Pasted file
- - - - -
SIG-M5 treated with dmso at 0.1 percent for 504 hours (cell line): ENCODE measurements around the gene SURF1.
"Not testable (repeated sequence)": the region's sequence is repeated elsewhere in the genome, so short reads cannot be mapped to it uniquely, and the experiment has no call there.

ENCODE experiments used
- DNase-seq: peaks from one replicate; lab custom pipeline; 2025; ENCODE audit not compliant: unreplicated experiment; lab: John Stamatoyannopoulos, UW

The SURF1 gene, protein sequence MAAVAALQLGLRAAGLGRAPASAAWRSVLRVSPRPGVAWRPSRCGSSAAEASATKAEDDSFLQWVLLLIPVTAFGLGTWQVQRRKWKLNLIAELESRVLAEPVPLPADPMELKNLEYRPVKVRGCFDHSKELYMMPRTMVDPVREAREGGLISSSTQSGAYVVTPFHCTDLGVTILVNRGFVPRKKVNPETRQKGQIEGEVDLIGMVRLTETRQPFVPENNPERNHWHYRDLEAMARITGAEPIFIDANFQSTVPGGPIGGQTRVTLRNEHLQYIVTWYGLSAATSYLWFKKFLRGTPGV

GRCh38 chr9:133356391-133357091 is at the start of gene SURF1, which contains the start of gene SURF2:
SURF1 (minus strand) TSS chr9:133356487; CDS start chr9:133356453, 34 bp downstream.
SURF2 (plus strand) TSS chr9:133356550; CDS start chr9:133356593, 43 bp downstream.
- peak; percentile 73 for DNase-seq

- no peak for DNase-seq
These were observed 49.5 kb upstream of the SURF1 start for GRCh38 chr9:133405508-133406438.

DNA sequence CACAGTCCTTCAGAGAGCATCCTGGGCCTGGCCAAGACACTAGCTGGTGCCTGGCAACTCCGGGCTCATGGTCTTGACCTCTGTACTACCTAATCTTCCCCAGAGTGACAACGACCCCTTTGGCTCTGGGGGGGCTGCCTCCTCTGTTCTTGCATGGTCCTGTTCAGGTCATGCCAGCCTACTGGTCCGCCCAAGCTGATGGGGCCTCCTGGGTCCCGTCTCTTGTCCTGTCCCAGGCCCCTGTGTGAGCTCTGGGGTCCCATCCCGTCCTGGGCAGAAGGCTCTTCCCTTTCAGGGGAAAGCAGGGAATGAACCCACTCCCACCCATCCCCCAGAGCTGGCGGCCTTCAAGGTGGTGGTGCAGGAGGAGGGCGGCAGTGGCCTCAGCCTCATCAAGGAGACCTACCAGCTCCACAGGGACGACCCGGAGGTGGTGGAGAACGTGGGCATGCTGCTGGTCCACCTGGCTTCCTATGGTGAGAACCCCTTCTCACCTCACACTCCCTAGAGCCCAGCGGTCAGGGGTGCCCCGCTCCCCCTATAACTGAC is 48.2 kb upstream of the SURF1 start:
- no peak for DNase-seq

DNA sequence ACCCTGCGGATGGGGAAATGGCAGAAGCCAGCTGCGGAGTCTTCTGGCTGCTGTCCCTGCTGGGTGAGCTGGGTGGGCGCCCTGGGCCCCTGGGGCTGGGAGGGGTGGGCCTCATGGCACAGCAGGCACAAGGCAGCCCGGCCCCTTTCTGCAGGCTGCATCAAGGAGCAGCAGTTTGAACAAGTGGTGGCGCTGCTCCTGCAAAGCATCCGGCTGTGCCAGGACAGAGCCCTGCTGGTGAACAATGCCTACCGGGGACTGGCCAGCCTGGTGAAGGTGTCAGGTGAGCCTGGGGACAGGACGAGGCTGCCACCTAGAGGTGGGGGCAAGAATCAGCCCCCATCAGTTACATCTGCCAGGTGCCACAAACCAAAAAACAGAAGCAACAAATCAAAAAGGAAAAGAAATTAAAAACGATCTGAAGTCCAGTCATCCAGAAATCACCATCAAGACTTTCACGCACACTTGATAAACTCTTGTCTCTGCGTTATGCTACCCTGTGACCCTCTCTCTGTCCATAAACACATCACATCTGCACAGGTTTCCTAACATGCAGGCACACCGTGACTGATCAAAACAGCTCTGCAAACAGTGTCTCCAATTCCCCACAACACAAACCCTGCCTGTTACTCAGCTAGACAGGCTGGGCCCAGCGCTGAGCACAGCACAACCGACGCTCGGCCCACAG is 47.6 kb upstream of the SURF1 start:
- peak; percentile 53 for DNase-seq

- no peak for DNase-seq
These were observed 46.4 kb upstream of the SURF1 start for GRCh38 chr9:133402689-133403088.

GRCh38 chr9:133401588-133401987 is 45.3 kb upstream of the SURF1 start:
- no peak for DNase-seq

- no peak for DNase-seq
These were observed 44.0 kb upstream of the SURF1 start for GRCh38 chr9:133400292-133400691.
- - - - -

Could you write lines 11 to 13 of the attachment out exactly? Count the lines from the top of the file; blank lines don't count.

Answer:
These were observed 49.5 kb upstream of the SURF1 start for GRCh38 chr9:133405508-133406438.

DNA sequence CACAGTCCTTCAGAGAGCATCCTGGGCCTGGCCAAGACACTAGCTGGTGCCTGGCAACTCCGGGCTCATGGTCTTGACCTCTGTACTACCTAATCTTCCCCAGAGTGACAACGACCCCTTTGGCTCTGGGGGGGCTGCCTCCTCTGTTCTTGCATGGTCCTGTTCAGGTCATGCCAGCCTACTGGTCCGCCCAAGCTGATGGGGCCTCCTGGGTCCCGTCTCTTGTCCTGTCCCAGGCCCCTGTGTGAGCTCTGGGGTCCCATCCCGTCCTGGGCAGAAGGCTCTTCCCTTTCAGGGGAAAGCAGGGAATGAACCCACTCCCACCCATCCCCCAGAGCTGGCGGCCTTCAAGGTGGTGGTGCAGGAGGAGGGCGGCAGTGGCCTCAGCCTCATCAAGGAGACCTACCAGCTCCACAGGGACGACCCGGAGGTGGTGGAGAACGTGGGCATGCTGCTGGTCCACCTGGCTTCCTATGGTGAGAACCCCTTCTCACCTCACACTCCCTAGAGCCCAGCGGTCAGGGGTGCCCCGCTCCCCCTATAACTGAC is 48.2 kb upstream of the SURF1 start:
- no peak for DNase-seq